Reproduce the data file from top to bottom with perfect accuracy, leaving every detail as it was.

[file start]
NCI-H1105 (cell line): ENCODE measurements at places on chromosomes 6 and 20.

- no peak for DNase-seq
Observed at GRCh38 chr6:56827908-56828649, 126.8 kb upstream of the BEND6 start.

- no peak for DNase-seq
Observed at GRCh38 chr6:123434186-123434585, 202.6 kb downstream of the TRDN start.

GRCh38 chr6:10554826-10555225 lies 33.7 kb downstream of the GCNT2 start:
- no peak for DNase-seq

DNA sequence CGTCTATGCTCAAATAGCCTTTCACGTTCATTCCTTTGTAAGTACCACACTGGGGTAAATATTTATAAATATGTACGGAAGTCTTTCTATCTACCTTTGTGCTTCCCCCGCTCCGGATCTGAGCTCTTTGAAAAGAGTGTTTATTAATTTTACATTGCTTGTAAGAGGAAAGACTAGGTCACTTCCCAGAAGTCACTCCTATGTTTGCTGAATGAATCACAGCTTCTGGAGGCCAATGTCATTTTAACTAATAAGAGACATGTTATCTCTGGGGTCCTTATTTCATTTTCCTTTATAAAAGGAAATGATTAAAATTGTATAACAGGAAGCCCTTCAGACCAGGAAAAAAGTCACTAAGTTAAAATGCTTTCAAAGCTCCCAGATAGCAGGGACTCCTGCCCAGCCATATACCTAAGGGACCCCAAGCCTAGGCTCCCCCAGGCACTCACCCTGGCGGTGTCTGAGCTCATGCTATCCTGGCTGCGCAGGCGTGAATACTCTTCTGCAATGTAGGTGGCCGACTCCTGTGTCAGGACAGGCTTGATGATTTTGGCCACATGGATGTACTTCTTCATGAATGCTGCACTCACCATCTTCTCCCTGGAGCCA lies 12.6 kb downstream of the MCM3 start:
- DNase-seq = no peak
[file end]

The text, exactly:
NCI-H1105 (cell line): ENCODE measurements at places on chromosomes 6 and 20.

- no peak for DNase-seq
Observed at GRCh38 chr6:56827908-56828649, 126.8 kb upstream of the BEND6 start.

- no peak for DNase-seq
Observed at GRCh38 chr6:123434186-123434585, 202.6 kb downstream of the TRDN start.

GRCh38 chr6:10554826-10555225 lies 33.7 kb downstream of the GCNT2 start:
- no peak for DNase-seq

DNA sequence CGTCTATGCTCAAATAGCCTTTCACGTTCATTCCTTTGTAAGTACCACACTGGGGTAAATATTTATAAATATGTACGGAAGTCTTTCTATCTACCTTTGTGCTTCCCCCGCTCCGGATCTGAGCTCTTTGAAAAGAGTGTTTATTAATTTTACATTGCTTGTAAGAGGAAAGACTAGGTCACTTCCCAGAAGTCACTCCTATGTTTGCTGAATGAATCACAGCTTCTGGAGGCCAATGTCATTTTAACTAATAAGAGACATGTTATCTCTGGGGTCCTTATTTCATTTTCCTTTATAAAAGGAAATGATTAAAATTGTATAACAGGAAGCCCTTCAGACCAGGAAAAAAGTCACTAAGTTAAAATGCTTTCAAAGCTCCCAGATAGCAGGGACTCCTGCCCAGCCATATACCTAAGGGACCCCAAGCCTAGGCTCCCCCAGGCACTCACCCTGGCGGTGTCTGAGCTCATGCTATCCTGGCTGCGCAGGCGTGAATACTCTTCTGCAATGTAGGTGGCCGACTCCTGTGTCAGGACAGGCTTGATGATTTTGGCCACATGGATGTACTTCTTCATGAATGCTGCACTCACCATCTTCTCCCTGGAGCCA lies 12.6 kb downstream of the MCM3 start:
- DNase-seq = no peak